As soon as the Supreme Court handed down its decision on the Arizona immigration law,critics and opponents of the law started wildly spinning the decision to fit their narratives. For Arizona Gov. Jan Brewer, who signed SB1070 into law, the decision — which struck down three out of four of the law’s key provisions — was a “victory for the rule of law.”
Conservative cable network Fox News backed her up with their banner broadcast headline: Supreme Court Upholds Parts Of Arizona Immigration Law.
On the other end of the political spectrum, President Barack Obama, whose administration was challenging the constitutionality of the law, also said he was “pleased” with the ruling. Liberal cable news network MSNBC announced the news with the headline: High Court Strikes Down Most Of AZ Immigration Law.
So, who’s right? The answer is mixed, but the Supreme Court sided mostly with the federal government. The Obama administration didn’t get all of its wishes, but three of the four key provisions were ruled unconstitutional. Here’s what the Supreme Court struck down, ruling that these provisions were preempted by federal immigration law:
- Making it a state crime for illegal immigrants to not carry and possess their federal registration cards.
- Making it a crime for illegal immigrants to work or apply for work, or solicit work in a public place.
- Allowing state and local police to arrest illegal immigrants without a warrant with probable cause when they committed “any public offence that makes the person removable from the United States.”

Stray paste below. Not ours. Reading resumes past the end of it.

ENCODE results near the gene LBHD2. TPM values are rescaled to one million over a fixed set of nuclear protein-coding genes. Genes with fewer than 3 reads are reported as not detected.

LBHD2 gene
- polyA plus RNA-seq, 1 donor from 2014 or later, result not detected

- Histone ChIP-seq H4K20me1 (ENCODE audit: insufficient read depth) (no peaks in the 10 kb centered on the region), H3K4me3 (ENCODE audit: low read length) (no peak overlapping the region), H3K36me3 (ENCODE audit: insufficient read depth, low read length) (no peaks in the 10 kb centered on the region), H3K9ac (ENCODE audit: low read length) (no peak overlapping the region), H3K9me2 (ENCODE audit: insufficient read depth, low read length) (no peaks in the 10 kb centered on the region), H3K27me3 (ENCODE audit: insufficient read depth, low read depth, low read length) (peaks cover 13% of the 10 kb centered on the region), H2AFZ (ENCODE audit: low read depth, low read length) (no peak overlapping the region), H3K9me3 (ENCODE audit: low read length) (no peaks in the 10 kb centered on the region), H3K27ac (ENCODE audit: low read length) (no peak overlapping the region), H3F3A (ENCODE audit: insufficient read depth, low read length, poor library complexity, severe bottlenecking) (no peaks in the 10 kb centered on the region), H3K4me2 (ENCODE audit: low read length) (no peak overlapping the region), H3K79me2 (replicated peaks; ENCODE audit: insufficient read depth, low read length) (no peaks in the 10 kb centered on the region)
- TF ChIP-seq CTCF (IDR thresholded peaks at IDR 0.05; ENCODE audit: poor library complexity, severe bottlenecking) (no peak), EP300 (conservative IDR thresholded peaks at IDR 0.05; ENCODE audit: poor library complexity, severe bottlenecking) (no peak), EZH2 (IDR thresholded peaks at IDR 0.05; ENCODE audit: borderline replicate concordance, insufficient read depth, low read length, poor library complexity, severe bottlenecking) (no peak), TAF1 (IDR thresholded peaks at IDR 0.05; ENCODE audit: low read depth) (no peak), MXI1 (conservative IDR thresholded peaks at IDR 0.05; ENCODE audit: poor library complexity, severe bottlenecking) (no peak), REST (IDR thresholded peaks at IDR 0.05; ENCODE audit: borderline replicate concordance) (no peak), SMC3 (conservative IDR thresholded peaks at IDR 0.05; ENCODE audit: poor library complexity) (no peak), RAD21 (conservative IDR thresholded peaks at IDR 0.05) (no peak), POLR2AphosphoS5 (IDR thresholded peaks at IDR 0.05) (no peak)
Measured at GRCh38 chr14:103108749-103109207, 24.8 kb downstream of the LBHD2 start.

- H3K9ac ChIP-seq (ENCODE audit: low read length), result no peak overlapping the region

But the law’s most controversial provision — the “papers please” provision that requires law enforcement officials to check the legal status of detained and arrested people with reasonable suspicion — was left standing, a ruling that favours Arizona.
But the Supreme Court didn’t exactly “uphold” the provision — it simply said there is not enough information to determine whether it conflicts with federal law.
Here’s the key part of the ruling:
The Federal Government has brought suit against a sovereign State to challenge the provision even before the law has gone into effect. There is a basic uncertainty about what the law means and how it will be enforced. At this stage, without the benefit of a definitive interpretation from the state courts, it would be inappropriate to assume §2(B) will be construed in a way that creates a conflict with federal law.
Translation: We need to see how the law is practiced and enforced before we decide whether this state law conflicts with federal immigration law. But the court did leave their opinion open, saying it “does not foreclose other preemption and constitutional challenges to the law as interpreted and applied after it goes into effect.”
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